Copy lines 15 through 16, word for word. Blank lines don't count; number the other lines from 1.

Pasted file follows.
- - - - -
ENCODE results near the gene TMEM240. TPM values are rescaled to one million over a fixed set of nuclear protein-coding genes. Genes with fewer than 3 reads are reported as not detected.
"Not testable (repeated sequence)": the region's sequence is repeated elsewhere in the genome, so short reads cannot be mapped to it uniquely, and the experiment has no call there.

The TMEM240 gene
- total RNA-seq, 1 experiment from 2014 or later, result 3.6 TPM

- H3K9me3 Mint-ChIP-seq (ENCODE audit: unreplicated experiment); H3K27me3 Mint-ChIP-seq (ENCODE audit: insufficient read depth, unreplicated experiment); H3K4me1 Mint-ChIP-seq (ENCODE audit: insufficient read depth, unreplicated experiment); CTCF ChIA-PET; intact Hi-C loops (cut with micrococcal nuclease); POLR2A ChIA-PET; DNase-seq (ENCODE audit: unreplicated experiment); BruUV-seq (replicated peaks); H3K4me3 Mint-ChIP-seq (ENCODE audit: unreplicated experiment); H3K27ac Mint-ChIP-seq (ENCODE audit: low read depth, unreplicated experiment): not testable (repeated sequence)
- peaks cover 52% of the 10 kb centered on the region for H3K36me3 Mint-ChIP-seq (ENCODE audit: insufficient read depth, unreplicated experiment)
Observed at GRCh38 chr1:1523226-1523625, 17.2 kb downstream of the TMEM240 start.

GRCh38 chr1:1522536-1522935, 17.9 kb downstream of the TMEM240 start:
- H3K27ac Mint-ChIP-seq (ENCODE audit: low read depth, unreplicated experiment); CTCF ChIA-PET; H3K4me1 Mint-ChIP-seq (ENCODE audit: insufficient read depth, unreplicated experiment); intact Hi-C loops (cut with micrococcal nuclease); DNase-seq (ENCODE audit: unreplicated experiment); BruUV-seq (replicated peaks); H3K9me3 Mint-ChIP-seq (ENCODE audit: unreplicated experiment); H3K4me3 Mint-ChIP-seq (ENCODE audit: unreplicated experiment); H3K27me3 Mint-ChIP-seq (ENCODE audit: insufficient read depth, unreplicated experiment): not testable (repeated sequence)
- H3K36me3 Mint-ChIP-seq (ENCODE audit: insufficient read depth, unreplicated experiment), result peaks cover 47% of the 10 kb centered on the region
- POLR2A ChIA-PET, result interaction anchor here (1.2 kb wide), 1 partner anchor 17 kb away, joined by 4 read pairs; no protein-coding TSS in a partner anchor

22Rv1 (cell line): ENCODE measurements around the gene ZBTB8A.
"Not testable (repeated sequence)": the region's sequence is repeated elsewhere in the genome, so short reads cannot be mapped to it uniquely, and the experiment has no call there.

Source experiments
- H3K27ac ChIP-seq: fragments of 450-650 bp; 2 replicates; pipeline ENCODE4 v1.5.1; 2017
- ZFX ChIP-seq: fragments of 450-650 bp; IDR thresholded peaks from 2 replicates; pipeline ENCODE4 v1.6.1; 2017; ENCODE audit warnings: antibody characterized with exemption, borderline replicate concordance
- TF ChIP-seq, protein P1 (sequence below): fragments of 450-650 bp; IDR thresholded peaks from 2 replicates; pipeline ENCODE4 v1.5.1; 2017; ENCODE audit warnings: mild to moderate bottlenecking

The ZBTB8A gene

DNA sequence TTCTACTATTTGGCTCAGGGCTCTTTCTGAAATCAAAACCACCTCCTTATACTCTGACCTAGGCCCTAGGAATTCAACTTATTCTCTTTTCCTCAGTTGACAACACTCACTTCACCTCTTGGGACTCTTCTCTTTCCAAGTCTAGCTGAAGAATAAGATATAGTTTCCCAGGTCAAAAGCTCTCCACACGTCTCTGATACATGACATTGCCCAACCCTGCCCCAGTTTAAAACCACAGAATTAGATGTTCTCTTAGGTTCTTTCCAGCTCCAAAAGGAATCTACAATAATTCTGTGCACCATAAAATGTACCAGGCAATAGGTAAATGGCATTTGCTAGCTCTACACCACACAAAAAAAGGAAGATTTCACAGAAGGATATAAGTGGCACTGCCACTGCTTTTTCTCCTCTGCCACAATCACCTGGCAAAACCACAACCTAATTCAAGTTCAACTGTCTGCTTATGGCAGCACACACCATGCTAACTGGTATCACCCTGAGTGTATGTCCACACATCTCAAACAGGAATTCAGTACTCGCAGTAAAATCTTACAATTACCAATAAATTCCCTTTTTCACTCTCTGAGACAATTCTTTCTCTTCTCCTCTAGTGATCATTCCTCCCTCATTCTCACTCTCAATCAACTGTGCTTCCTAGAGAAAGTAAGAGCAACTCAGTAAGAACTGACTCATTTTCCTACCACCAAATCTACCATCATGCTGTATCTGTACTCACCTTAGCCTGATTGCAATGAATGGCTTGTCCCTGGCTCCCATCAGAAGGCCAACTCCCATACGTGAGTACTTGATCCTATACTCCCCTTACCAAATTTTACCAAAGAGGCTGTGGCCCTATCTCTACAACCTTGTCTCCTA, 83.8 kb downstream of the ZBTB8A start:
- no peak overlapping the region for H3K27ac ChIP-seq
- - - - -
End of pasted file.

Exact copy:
- H3K27ac ChIP-seq: fragments of 450-650 bp; 2 replicates; pipeline ENCODE4 v1.5.1; 2017
- ZFX ChIP-seq: fragments of 450-650 bp; IDR thresholded peaks from 2 replicates; pipeline ENCODE4 v1.6.1; 2017; ENCODE audit warnings: antibody characterized with exemption, borderline replicate concordance